Boards urged to review policies after LGBTQ ruling
Boards of directors have been advised to ensure their company’s anti-discrimination policies are checked following a recent US Supreme Court ruling.
The court ruled earlier this month in a landmark decision that Title VII of the Civil Rights Act of 1964, which prohibits employment discrimination based on sex, applies to both sexual orientation and gender identity. Roughly 20 states already had such protections of LGBTQ people written into law, but the 6-3 decision extends those protections to the federal level. Sexual orientation or transgender-based discrimination is now barred across the US, regardless of individual states’ laws.
Ryan Bates, partner with Hunton Andrews Kurth, tells Corporate Secretary that boards should ensure policies are reviewed and updated to reflect the decision. For example, employee handbooks stating that the company does not tolerate discrimination based on race, color, religion, sex or national origin should also explicitly include sexual orientation and gender identity, he says. Boards should also make sure training at the management and employee level includes relevant provisions, he adds.
General counsel should take the lead in this review process, guiding human resources teams on implementing it, Bates advises. If a company has not revised its anti-discrimination policy in years then now is a good time to check that it is in line with both the Supreme Court decision and state and local laws following a ‘tidal wave of changes’ at those levels, he says.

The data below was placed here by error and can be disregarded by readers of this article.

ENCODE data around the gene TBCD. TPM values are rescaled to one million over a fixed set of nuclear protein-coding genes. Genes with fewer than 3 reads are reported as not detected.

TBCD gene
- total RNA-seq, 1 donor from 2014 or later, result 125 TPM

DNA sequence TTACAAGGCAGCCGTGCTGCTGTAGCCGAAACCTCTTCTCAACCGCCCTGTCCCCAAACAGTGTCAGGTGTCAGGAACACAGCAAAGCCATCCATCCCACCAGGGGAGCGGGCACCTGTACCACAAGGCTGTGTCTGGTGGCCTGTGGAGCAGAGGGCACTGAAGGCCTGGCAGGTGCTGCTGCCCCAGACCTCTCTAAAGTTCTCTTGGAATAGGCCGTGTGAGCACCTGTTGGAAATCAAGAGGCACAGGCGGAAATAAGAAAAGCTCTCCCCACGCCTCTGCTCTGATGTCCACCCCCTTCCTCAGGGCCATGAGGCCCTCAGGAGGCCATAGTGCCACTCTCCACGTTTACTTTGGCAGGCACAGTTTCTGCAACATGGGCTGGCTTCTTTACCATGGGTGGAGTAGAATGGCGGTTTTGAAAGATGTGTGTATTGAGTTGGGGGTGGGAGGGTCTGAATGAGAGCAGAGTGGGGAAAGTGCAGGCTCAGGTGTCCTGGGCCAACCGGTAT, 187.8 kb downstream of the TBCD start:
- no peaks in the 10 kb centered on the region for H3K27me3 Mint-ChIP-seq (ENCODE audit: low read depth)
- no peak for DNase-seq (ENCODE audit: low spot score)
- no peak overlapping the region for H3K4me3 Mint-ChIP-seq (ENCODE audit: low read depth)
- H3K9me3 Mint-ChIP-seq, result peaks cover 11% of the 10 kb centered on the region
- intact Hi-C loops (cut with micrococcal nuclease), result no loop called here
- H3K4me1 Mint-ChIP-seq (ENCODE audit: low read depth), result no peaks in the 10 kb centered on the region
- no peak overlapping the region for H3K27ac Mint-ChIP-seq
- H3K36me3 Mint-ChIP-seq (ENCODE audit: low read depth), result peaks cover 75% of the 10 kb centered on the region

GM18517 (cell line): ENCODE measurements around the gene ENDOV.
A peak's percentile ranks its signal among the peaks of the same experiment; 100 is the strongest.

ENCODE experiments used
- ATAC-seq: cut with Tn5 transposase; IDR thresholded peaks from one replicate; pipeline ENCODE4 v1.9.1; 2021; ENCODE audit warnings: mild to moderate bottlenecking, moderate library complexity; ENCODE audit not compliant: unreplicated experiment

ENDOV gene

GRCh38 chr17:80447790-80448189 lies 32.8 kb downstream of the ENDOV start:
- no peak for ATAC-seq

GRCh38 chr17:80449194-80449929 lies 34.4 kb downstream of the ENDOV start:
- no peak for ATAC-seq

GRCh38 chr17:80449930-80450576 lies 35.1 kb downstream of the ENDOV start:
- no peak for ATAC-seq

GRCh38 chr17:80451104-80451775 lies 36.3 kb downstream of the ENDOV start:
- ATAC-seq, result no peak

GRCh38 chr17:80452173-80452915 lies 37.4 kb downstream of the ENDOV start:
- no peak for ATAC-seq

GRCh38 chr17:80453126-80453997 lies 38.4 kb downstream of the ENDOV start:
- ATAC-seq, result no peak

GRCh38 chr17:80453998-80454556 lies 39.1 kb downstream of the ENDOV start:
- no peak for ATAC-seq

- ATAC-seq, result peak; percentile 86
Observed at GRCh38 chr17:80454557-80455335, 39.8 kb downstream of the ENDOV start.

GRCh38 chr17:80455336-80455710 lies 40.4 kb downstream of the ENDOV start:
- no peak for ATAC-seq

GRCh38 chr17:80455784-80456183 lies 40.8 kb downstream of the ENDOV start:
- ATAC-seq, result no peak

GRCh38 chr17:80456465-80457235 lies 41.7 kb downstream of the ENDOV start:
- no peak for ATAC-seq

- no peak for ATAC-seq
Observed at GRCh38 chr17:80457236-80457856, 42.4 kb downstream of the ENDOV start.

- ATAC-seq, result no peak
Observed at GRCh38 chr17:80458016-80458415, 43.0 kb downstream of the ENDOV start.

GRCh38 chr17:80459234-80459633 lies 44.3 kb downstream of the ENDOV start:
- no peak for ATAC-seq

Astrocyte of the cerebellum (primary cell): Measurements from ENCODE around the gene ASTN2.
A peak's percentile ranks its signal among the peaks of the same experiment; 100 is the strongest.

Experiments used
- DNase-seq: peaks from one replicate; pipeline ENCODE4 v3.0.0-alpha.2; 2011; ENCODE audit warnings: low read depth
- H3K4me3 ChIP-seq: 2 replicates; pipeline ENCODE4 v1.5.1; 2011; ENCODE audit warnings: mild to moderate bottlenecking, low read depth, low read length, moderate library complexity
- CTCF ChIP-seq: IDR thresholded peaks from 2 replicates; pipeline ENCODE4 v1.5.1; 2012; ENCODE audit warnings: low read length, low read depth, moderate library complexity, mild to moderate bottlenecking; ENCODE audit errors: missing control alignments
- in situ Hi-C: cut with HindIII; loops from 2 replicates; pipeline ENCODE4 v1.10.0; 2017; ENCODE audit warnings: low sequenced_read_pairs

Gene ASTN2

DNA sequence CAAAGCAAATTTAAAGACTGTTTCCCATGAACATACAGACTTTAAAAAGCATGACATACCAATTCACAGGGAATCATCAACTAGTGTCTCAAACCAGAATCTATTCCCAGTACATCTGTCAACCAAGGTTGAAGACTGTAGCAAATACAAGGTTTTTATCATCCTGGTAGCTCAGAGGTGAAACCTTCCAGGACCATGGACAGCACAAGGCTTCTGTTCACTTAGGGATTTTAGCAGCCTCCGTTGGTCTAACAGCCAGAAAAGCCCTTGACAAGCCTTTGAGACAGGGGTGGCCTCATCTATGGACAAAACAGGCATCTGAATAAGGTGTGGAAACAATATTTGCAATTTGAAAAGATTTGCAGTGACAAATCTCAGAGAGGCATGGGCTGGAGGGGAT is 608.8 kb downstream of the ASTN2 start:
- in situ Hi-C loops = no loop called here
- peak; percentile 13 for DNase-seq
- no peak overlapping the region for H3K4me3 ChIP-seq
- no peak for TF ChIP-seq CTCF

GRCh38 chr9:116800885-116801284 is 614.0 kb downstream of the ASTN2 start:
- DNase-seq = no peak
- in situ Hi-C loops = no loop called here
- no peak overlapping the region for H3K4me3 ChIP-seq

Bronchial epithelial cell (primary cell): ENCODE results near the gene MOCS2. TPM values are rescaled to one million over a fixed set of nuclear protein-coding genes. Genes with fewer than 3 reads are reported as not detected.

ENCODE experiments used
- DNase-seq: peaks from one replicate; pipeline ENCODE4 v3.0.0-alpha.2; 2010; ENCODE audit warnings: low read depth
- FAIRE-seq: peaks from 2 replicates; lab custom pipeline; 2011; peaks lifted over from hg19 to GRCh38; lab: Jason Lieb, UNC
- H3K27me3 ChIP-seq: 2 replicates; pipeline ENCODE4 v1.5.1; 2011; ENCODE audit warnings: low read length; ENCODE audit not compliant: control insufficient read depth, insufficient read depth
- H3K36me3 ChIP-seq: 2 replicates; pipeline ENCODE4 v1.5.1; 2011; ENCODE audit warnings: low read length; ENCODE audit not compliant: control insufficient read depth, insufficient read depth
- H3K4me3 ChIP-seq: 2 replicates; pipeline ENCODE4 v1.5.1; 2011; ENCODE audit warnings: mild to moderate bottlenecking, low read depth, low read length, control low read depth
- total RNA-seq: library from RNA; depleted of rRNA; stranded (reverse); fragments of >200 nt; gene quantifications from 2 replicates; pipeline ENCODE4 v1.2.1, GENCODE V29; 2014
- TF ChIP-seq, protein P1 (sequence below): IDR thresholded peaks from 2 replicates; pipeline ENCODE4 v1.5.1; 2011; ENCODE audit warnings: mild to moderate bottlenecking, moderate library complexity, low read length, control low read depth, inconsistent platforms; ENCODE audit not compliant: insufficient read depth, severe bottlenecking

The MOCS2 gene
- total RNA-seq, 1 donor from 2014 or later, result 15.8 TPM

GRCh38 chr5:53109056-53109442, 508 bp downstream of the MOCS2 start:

Bates notes that in most cases problems can arise for companies – particularly small and mid-sized issuers – because handbooks are out of date or have not been reviewed by counsel to ensure they are comprehensive. He adds that many companies do not yet specifically mention sexual orientation and gender identity in their materials.
Justice Neil Gorsuch wrote in the opinion: ‘[I]n Title VII, Congress outlawed discrimination in the workplace on the basis of race, color, religion, sex or national origin. Today, we must decide whether an employer can fire someone simply for being homosexual or transgender. The answer is clear. An employer who fires an individual for being homosexual or transgender fires that person for traits or actions it would not have questioned in members of a different sex. Sex plays a necessary and undisguisable role in the decision, exactly what Title VII forbids.’